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Bloodborne Pathogens Basic Principles A bloodborne pathoge


Bloodborne Pathogens Basic Principles A bloodborne pathogen is a microorganism such as a virus or bacteria that is carried in most body fluids and can cause a variety ... – PowerPoint PPT presentation

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Title: Bloodborne Pathogens Basic Principles A bloodborne pathoge

Bloodborne Pathogens
  • Basic Principles

Bloodborne Pathogens
  • A bloodborne pathogen is a microorganism such as
    a virus or bacteria that is carried in most body
    fluids and can cause a variety of diseases in

Bloodborne Pathogens
  • They include
  • Malaria,
  • Syphilis,
  • Brucellosis,
  • Hepatitis B C(HBV, HCV), and
  • Human Immunodeficiency Virus (HIV)

  • Hepatitis B and C(HBV and HCV)
  • About 300,000 people are infected with HBV or HCV
    each year worldwide.
  • Hepatitis infects the liver first.
  • Hepatitis is normally transmitted through "blood
    to blood" contact.
  • Hepatitis can lead to cirrhosis and liver cancer
    and death.

Because of this, these viruses are a primary
concern for housekeepers, custodians, and laundry
personnel in motels, hotels, dry cleaners,
laundries and schools.
  • Hepatitis viruses can survive in dried blood up
    to 7 days.

  • Symptoms of Hepatitis
  • Mild flu-like symptoms fatigue, stomach pain,
    loss of appetite, and nausea.
  • Hepatitis infected people may not show symptoms
    for 1-9 months.

Human Immunodeficiency Virus (HIV)
  • AIDS - Acquired Immune Deficiency Syndrome is
    caused by HIV. They are not the same.
  • HIV attacks the body's immune system, weakening
    it so that it cannot fight other deadly diseases.
  • AIDS is a fatal disease. While treatment for it
    is improving, there is no known cure.

  • Symptoms of HIV
  • Symptoms of HIV infection include weakness,
    fever, sore throat, nausea, headaches, diarrhea,
    a white coating on the tongue, weight loss, and
    swollen lymph glands.

HBV, HCV and HIV are transmitted through
  • Sexual Contact
  • Sharing of infected needles
  • From mothers to their babies at or before birth
  • Accidental puncture from contaminated needles,
    broken glass, or other sharps
  • Contact between broken or damaged skin and
    infected body fluids
  • Contact between mucous membranes and infected
    body fluids

  • Skin forms an impervious barrier against
    bloodborne pathogens.
  • However, infected blood can enter your system
  • Open sores
  • Cuts
  • Abrasions
  • Acne
  • Any broken skin sunburn or blisters

  • Mucous Membranes
  • Bloodborne pathogens can also be transmitted
    through the mucous membranes of the
  • Nose
  • Mouth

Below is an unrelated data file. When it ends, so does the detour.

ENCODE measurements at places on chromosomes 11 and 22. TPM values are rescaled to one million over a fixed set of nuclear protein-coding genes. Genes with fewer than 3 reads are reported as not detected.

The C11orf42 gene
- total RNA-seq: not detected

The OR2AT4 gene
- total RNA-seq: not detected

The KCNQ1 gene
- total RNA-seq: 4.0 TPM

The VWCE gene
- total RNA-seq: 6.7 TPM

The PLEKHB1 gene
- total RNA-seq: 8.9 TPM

• Eyes

Universal Precautions
  • Treat all blood, body fluids and potentially
    infectious materials as if they are infectious!

If it is wet, and not yours
Dont touch it!
Personal Protective Equipment (PPE)
Rules to follow
  • Always wear PPE in exposure situations.
  • Remove and replace PPE that is torn or punctured.
  • Remove PPE before leaving the work area.


  • Should be made of latex, nitrile, rubber or other
    water-impervious materials.
  • Double glove if you feel more comfortable doing
  • Cover cuts or sores on your hands with a bandage
    before putting on your gloves.
  • Inspect your gloves for tears or punctures.
  • If a glove is damaged, don't use it!
  • Use proper procedure when taking gloves off.
    Don't touch the outside of the gloves.
  • Dispose of them properly.

  • Always
  • Check your gloves for damagebefore using them.

  • Anytime there is a risk of splashing of
    contaminated fluids, goggles and/or other eye
    protection should be used to protect your eyes.
  • Splashing could occur while cleaning up a spill,
    during laboratory procedures, or while providing
    first aid or medical assistance.

Face Shields
  • Face shields can be worn in addition to goggles
    to provide additional face protection.
  • A face shield will protect against splashes to
    the nose and mouth.

  • Aprons can be worn to protect your clothing and
    to keep blood or other contaminated fluids from
    soaking through to your skin.

Hygiene Practices
  • Handwashing is one of the most important (and
    easiest) practices used to prevent transmission
    of bloodborne pathogens.
  • Hands should also be washed immediately (or as
    soon as feasible) after removal of gloves or
    other personal protective equipment.

When in an area where there is a reasonable
likelihood of exposure, You should never
  • Eat
  • Drink
  • Smoke
  • Apply cosmetics or lip balm
  • Handle contact lenses

Decontamination and Sterilization
  • Clean and decontaminate all equipment before
    servicing or putting back into use.
  • Decontamination can be done by using a solution
    of 5.25 bleach diluted between 1 and 10 bleach
    to water. Remember, just use at least a quarter
    cup of bleach to each gallon of water.

  • Protect yourself - on and off the job - know the
  • Practice good personal hygiene
  • Follow work rules, use gloves and protective
  • Wash your hands often, after work or exposure
  • Keep areas clean - report problems immediately to